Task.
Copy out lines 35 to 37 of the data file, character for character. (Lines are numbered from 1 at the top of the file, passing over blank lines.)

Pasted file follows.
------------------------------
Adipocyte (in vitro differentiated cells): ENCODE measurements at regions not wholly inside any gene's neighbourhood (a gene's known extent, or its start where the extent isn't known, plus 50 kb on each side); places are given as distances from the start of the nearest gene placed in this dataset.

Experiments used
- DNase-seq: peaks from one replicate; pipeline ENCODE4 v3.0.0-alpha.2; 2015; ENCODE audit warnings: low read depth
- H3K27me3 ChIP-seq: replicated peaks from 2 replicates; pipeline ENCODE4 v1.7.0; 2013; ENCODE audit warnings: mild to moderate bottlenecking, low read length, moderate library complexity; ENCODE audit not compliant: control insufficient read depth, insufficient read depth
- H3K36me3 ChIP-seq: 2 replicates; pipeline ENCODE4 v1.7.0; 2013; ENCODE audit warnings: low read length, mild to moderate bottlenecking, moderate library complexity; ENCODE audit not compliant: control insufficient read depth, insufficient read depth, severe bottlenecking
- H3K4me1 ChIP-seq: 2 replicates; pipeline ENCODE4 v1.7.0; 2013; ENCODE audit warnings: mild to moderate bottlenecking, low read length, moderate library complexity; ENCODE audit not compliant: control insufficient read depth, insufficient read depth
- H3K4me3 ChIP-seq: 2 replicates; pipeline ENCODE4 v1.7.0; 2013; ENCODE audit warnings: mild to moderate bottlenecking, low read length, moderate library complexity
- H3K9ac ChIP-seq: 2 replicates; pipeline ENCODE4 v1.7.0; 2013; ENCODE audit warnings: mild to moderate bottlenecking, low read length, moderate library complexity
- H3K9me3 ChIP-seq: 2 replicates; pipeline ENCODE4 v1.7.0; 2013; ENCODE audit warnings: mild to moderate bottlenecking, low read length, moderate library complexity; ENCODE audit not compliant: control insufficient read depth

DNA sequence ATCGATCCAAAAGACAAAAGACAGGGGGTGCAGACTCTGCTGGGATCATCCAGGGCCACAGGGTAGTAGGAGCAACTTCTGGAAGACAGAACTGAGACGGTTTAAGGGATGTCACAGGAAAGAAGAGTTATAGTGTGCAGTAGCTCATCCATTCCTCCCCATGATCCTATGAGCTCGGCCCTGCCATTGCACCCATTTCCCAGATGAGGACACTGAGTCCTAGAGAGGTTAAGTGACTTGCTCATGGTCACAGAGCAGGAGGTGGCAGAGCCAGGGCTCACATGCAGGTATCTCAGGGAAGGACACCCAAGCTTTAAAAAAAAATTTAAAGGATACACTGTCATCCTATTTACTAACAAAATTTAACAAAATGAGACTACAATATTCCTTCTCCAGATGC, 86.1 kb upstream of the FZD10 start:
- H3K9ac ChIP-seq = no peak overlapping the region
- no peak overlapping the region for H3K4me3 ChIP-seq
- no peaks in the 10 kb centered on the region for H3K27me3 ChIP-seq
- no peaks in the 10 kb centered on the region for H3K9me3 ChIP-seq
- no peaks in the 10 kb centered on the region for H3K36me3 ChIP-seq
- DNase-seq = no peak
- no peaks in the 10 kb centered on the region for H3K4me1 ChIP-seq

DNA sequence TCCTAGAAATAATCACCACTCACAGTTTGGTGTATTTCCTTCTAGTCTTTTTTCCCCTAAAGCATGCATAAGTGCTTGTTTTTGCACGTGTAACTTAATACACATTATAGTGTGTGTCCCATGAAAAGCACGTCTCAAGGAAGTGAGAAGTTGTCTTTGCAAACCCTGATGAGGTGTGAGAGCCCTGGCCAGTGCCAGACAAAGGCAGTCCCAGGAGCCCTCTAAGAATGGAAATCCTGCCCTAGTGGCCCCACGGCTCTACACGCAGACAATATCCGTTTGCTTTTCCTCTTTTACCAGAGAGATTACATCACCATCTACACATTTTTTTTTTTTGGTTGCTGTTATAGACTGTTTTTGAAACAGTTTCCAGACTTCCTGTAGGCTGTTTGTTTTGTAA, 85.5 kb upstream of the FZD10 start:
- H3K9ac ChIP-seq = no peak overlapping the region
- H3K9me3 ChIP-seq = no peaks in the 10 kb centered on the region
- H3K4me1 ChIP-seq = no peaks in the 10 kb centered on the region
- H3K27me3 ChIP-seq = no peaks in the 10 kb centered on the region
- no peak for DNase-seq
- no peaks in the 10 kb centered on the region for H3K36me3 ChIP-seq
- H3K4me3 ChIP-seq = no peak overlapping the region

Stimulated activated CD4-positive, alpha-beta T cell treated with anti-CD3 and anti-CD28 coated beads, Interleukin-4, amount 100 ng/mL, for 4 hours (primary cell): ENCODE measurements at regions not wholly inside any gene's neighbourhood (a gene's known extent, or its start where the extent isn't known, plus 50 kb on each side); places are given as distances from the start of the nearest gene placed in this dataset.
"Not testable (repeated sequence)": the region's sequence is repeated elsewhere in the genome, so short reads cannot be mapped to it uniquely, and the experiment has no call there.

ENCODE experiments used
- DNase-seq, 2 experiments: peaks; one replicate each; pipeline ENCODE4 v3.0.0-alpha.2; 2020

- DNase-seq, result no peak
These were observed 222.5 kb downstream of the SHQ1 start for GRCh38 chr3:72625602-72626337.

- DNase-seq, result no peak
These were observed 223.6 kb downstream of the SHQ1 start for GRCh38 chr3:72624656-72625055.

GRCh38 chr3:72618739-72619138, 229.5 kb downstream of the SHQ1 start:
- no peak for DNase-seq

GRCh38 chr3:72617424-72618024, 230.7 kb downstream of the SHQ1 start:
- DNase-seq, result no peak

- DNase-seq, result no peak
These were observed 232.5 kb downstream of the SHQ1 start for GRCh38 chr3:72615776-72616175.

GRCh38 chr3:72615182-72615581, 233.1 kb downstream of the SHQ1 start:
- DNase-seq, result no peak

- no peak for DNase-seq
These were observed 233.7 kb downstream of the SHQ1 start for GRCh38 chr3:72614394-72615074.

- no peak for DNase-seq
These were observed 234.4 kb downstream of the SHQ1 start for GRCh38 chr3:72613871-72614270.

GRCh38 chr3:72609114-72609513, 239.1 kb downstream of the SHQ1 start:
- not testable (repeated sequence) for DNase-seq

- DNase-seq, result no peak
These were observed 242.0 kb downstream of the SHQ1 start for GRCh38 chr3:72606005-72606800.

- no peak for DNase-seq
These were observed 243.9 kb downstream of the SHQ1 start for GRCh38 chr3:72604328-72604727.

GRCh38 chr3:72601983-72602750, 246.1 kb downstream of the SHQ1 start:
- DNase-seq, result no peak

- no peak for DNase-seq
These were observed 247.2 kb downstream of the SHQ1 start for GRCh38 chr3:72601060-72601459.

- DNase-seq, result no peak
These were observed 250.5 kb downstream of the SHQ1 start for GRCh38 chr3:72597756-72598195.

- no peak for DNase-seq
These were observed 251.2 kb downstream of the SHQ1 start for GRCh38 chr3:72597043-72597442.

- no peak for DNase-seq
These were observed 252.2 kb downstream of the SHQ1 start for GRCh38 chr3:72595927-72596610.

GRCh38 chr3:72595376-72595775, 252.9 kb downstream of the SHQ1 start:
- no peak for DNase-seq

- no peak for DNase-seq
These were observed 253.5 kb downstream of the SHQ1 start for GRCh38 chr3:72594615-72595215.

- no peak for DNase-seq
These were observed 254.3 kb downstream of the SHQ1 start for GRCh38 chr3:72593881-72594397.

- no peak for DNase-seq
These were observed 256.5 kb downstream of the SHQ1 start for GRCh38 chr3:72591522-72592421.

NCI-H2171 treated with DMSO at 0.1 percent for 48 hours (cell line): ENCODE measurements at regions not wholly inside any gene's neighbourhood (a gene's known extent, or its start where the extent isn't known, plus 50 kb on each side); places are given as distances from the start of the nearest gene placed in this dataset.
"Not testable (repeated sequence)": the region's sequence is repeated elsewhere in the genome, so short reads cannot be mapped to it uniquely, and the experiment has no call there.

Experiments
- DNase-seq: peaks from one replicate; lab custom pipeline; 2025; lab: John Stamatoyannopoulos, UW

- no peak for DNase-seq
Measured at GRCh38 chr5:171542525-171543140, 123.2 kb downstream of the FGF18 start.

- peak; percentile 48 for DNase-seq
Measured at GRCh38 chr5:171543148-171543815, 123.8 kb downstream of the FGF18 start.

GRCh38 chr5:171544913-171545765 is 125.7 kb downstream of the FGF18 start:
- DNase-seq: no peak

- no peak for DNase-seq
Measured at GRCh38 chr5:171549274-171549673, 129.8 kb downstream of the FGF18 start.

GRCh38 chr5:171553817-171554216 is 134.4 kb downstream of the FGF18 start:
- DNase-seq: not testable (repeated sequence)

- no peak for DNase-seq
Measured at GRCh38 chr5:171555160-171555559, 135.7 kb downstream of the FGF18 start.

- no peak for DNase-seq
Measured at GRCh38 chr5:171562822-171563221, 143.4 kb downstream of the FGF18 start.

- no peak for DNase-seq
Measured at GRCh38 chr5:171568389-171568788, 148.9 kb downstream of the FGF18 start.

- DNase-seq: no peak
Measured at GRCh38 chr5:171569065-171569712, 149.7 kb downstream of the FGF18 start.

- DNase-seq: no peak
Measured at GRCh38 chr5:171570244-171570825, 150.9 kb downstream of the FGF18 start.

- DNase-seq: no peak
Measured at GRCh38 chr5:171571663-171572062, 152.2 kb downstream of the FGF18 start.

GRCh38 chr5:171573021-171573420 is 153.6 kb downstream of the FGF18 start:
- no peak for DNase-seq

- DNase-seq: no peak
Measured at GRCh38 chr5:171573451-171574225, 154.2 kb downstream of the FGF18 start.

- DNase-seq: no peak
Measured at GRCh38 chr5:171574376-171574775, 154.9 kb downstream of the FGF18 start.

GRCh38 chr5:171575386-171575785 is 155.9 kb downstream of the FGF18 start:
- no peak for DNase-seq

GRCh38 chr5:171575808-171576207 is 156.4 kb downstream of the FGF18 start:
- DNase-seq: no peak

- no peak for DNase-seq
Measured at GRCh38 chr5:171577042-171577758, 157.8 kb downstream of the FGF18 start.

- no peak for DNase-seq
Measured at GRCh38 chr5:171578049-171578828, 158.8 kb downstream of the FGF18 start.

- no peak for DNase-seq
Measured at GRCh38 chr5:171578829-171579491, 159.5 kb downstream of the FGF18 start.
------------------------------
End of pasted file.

- no peak for DNase-seq

GRCh38 chr3:72617424-72618024, 230.7 kb downstream of the SHQ1 start:
- DNase-seq, result no peak